October 31, 2011 - Halloween

Halloween is big where I live, in Southern California. People decorate the outsides of their homes, work on costumes and jack-o-lanterns, and go (often multiple times) to haunted
attractions such as houses, theme parks, and corn mazes. People often spend a lot of money on treats to hand out to strangers who come trick-or-treating...I would say that Halloween is the second most popular, most big-deal holiday around here, after Christmas!

Last year's post describes how this holiday got its start.

Some coincidence of events include:

  • On a day when people often talk about mystery... on Halloween, 1892, the book The Adventures of Sherlock Holmes (written by Arthur Canon Doyle) was first published.
  • On a day when people often talk about magic...on Halloween, 1926, Harry Houdini (perhaps the most famous magician of all time) died.
  • On a day when people dress up as skeletons and ghosts...on Halloween, 1961, Joseph Stalin's dead-and-embalmed body was removed from Lenin's grave.
You could celebrate Halloween in a most unusual way...such as reading a story about Sherlock Holmes, learning a magic trick, or trying to find out what the Russians (or, rather, the Soviets) did with Stalin's body!

October 30, 2011 - National Candy Corn Day

 and Haunted Refrigerator Night!

The National Confectioners Association has an entire calendar of candy-based “holidays.” Today is Candy Corn Day!!

To celebrate, you could make spiky candy corn cupcakes...Make cute table settings and room decorations with candy corn—be sure to look at all seven ideas here!...And do candy corn crafts such as making candles, wreaths, and garlands. There are even candy corn “printables” at Squidoo!
A fun candy corn activity
is putting out a clear jar full
of it and having a
guessing game to see who can
come closest to the number of
candy corn kernels!

The creative folks at Wellcat Holidays and Herbs suggest celebrating Haunted Refrigerator Night.

As they point out, in the nooks and crannies of your refrigerator--think here of the corners of the bottom shelf--evils of an unknown nature may lurk. Most of us are afraid to confront the mysterious containers and old foil-covered leftovers--but perhaps on this very special night you can gather your courage, delve deep into the refrigerator, and open those mysterious containers and foil packs.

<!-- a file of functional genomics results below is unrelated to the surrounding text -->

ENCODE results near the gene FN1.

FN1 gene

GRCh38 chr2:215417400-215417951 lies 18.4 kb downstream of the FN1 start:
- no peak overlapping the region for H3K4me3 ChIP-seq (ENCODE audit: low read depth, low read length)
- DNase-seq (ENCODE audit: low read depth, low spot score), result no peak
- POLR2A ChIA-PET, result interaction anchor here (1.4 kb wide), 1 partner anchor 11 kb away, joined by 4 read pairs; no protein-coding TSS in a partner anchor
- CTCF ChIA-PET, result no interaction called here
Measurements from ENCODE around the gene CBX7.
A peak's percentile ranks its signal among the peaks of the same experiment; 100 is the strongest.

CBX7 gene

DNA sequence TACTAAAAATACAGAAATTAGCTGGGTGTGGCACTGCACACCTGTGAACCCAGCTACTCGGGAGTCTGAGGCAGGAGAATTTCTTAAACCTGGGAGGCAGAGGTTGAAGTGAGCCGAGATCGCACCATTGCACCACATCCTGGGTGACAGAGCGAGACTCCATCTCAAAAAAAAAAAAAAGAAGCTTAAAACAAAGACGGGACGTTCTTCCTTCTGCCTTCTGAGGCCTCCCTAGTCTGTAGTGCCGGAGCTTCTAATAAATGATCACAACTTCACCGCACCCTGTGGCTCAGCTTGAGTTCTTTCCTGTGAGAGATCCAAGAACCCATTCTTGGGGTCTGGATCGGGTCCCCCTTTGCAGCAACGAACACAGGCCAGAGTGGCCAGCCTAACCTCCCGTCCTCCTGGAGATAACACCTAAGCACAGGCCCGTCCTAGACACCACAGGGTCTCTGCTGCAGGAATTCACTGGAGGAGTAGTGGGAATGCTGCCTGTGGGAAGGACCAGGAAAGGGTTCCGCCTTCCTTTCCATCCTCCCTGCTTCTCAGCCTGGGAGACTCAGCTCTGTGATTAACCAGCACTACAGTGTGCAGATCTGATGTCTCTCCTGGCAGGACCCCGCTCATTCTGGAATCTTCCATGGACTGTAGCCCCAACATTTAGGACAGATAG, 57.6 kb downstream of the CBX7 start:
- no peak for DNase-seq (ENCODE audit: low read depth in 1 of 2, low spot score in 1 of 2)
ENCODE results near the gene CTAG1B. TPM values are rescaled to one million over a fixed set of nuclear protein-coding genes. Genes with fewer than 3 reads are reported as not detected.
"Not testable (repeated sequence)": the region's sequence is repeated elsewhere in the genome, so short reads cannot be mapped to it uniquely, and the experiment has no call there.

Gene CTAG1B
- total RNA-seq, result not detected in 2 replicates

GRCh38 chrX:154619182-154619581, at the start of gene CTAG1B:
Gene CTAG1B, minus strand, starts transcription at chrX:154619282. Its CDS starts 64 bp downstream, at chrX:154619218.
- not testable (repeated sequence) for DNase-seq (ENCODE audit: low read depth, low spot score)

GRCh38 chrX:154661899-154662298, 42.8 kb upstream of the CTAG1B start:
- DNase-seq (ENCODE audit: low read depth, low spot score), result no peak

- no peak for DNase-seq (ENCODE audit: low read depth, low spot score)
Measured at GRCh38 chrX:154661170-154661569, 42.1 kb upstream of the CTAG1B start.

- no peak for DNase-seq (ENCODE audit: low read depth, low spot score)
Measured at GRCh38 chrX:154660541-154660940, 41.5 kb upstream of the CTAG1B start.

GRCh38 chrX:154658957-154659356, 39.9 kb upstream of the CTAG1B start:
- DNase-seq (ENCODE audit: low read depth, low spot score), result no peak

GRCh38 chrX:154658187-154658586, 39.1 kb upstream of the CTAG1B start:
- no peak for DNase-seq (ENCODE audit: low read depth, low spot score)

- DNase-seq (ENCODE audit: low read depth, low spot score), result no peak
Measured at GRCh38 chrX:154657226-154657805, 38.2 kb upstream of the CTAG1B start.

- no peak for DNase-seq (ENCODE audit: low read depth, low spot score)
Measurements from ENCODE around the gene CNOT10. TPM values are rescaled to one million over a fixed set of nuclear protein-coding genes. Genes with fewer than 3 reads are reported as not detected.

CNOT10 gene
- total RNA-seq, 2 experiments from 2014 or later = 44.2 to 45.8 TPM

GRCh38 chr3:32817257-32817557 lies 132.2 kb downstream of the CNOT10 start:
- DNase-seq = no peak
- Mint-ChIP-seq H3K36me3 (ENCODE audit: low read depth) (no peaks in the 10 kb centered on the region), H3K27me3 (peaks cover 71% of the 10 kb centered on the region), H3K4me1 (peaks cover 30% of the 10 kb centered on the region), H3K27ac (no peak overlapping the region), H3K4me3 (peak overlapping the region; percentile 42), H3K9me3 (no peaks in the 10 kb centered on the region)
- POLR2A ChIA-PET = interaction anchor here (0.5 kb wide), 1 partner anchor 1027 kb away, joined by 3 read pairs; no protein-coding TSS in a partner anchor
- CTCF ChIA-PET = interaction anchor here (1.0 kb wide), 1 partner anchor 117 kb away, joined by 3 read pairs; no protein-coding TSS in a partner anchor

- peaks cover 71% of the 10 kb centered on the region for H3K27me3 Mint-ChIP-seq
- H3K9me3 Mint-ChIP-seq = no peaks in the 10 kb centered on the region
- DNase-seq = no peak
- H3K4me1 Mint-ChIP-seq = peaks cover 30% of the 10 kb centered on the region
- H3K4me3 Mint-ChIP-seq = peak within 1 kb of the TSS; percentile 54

October 29, 2011 - Happy Birthday, Othniel Marsh

The Bone Wars!

The Great Dinosaur Rush!

Our birthday boy (born in New York on this day in 1831) grew up to be a fossil hunter who fought a “war” of discovery with another fossil hunter.

Othniel Marsh was a paleontologist. He led fossil-hunting excursions in the U.S., and they uncovered more than a thousand fossils, including 500 new species of fossil animals. Fossils of flying pterosaurs, dinosaurs, toothed birds, and early horses...all sorts of fossils poured into the Peabody Museum of Natural History at Yale, because of Marsh.

Marsh (on the right)
vs. Cope (on the left)
But Marsh's rival, who used to be his friend, a man name Edward Drinker Cope, was very competitive and was trying just as hard to uncover and discover fossils just as fast as Marsh was. Both sides of the rivalry acted badly, using underhanded methods and even resorting to bribery and theft! Worse still, some bones were destroyed in the rivalry—so now nobody can learn whatever story those bones would have told! Isn't that sad?

By the end of the Bone Wars, both Marsh and Cope had exhausted their funds. But Marsh considered that he “won,” since he found 80 new species of dinosaurs, and Cope only found 56.

To learn more about the Bone Wars, check out Wyoming's Tales and Trail's page. 

Better yet, find the book The Bone Wars, by Kathryn Lasky.  (Amazon says “for grades 8 and up.”)

Another book called Bone Wars is a science fiction/alternate history book written by Brett Davis. This book takes reality – the Marsh/Cope rivalry – as its basis but adds a girl (or woman?) masquerading as a cowboy, some Sioux Indians, and two aliens – all of whom join Marsh and Cope in the Great Dinosaur Rush. Apparently the book is written for adults, and I wonder if there is content that would upset kids. If anyone has read it, leave a comment. 

There is also a game called “Bone Wars: The Game of Ruthless Paleontology.” 

October 28, 2011 - Frankenstein Friday

As kids who celebrate Halloween get ready to don costumes and go door to door chanting, “Trick or Treat,” some people like to get into the spirit by watching scary movies or reading horror books. I personally am a wimp and carefully avoid scary stuff—but there are funny things associated with a Frankenstein monster—like the movie Young Frankenstein (rated PG), and the old TV show The Addams Family

I have some not-very-scary Frankenstein stuff suggested at the bottom of this earlier post.

Celebrate Frankenstein Friday with food, song, and dance!

Get into the mood for monstrous fun with “The Monster Mash.” 

Dance like Frankenstein. It's fun to dance as if you were a mechanical being. These three guys do it well. 

If you've worked up an appetite, try eating some Frankenstein frankfurters, Frankenstein Baked Peppers,  and maybe even a Frankenstein cake.  If you don't want to go through the trouble of making a cake, you can make almost any rectangular treat into a Frankenstein Friday treat with some frosting!